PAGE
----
If you have a credit score lower than 640, you may still be eligible, but for manual underwriting. Lenders will take a closer look at your credit history, usage, and payments to make a final determination as it’s on a case-by-case basis. They look at the big picture – determining your risk level by looking at how the pieces fit together rather than focusing just on your credit score.

USDA Repayment Income

Your USDA repayment income is different from your eligibility income. This is the income brought in by only the applicant and co-applicant.

The USDA-approved lender uses your total income to determine your debt-to-income ratio. This demonstrates your ability to repay the loan. Overall, your debt ratio shouldn’t exceed 41 percent. This means your total debts shouldn’t exceed 41 percent of your income before taxes. Your debts include:

  • The potential new mortgage payment
  • Car loans
  • Student loans
  • Minimum credit card payments
  • Installment loan payments

Your lender may look at your housing ratio too or the comparison of your total housing payment to your gross monthly income. On average, they prefer if it’s 31 percent or less.

USDA Property Requirements

Even if you find a home in a USDA-approved area, it must pass the USDA appraisal. The goal of the program is to help you afford a decent, safe, and sanitary home. Almost all home types are eligible including new construction, single family homes, condos, townhomes, and manufactured homes.

In addition, the home must have year-round street access, proper water and wastewater disposal, and working utilities throughout the home. The home must also not be used for income-producing purposes. If the home has a barn or other barn-related facilities that aren’t used for commercial purposes, it may be eligible.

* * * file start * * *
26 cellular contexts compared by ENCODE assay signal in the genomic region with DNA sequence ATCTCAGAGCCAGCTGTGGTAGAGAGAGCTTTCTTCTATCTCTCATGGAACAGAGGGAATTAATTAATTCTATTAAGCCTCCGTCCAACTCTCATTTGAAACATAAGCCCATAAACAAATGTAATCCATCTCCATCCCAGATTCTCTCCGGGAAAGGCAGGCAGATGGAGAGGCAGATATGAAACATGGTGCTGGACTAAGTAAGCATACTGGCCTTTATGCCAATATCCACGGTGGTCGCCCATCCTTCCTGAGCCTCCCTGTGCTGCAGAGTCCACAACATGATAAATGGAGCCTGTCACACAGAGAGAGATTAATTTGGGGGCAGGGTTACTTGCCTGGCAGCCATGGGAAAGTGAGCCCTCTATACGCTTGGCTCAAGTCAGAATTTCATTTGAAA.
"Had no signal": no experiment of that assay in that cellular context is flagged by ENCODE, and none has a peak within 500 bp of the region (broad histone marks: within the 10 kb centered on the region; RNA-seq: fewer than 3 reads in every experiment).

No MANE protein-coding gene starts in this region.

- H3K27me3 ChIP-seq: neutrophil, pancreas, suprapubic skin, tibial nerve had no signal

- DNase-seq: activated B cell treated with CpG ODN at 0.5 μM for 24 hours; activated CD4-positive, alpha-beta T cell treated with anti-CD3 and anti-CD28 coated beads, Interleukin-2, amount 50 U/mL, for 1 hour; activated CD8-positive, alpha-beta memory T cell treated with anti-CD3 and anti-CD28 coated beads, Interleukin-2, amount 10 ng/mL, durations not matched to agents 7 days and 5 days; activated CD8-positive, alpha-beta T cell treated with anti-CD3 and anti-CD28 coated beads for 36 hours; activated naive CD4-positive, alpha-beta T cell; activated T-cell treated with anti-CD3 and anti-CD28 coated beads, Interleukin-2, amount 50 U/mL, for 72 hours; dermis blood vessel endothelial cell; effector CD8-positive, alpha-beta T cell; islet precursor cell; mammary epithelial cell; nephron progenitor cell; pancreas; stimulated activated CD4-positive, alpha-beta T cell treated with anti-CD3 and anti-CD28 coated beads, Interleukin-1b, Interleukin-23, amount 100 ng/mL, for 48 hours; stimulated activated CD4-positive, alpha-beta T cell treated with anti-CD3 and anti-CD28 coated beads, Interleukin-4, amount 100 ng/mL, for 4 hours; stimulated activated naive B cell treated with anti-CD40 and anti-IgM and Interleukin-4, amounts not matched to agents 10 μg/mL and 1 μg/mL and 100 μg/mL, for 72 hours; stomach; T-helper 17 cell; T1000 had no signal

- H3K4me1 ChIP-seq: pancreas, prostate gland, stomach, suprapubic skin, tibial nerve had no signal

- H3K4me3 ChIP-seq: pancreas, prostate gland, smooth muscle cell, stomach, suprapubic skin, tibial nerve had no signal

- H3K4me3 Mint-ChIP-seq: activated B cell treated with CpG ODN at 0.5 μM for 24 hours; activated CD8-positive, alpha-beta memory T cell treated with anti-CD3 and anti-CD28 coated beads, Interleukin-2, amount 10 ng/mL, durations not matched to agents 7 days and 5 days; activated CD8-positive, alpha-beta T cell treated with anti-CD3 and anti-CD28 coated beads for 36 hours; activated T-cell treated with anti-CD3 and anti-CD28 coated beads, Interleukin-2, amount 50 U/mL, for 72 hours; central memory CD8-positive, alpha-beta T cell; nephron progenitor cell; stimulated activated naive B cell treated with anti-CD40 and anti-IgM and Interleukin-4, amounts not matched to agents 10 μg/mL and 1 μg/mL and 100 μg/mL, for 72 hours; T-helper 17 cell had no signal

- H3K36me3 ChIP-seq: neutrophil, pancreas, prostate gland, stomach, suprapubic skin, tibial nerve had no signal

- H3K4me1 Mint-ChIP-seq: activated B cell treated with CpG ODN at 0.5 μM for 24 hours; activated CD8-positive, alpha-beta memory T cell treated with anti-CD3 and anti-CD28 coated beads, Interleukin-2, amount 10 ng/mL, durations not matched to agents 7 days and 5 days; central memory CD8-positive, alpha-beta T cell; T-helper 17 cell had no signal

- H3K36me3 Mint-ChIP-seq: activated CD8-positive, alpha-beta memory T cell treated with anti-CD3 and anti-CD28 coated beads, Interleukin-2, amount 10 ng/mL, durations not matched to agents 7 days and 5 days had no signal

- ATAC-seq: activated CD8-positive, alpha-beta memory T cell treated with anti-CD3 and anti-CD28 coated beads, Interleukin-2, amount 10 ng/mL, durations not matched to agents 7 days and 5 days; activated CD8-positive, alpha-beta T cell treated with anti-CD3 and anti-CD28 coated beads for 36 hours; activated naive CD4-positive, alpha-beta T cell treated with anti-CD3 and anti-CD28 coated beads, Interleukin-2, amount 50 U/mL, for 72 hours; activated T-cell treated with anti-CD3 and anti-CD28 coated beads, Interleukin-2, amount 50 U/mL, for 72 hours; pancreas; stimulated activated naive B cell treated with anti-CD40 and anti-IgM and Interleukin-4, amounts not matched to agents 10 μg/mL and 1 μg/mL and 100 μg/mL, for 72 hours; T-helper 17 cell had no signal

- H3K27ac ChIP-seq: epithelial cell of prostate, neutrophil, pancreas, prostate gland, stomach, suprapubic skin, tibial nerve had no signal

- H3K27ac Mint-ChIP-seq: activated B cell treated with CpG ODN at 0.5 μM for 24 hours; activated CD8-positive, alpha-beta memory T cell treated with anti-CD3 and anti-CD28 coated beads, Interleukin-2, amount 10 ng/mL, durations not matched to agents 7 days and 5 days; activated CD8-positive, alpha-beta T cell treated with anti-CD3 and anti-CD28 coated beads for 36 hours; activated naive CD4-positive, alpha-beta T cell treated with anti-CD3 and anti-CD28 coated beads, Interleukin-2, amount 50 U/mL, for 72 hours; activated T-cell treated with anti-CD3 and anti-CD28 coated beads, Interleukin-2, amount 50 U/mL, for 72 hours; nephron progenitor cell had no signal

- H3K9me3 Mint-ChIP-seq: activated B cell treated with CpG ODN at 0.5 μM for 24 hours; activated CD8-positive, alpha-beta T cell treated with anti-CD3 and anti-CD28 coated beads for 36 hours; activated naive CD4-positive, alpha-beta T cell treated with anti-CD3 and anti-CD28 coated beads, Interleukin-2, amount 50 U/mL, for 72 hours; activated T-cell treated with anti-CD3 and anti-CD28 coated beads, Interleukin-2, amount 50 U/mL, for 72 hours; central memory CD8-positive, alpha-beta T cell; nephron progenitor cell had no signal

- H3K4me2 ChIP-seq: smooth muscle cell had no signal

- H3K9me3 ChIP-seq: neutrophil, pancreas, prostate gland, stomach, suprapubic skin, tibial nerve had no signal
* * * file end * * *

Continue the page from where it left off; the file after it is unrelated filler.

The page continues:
USDA Mortgage Insurance

USDA loans include mortgage insurance. This is how they can provide 100 percent financing on loans, which means you don’t need a down payment.

The USDA charges two types of mortgage insurance:

  • Upfront mortgage insurance – You pay this fee at the closing (or wrap it into your loan). The USDA charges 1.0 percent of the lao amount. This is a one-time fee. For example, if you borrow $150,000 you’d pay $1,500.
  • Annual mortgage insurance – The USDA also charges a 0.35 percent annual fee, which they charge monthly. The amount decreases as your principal balance goes down. On a $150,000 loan, you’d pay $525 a year or $43 per month.

USDA loans make buying a home much more affordable for low to moderate income families. If you struggle to find a loan program and will buy a home in a rural area according to the USDA guidelines, it could be a good fit for you.

I have many years of experience working with families and the USDA program. I can help you determine if it’s your best option, if you’re eligible, and how to make the most of the program. I’d be happy to walk you through your options and help you choose the right loan program. Call or email me today for more information.

Purchase Qualifier Refinance Rate Checker

Ready to get started ?

Call me toll free at (833-426-8256)